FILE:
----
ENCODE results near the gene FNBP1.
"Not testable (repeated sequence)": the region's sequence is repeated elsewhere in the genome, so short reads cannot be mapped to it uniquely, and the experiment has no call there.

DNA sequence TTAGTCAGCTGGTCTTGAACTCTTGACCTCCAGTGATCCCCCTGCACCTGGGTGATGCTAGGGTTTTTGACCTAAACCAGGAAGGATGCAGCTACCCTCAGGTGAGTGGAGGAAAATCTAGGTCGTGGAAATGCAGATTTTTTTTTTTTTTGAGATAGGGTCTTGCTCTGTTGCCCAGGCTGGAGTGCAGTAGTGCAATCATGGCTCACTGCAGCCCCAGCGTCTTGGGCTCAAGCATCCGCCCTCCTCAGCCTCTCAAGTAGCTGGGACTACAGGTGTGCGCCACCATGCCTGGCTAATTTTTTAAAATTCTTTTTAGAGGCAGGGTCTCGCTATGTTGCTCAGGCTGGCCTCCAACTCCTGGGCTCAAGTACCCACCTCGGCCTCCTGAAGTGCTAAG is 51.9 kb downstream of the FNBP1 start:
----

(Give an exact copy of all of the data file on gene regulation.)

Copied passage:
ENCODE results near the gene FNBP1.
"Not testable (repeated sequence)": the region's sequence is repeated elsewhere in the genome, so short reads cannot be mapped to it uniquely, and the experiment has no call there.

DNA sequence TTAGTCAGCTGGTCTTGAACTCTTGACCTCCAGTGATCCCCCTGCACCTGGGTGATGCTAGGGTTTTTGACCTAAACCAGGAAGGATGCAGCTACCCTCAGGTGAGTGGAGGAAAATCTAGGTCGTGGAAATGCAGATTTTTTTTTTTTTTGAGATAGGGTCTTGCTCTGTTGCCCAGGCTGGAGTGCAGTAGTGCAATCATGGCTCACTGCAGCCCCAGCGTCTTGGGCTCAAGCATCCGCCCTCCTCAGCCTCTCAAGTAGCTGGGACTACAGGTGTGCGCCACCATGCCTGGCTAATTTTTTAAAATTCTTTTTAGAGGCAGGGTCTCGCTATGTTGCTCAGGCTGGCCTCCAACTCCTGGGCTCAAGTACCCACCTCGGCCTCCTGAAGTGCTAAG is 51.9 kb downstream of the FNBP1 start: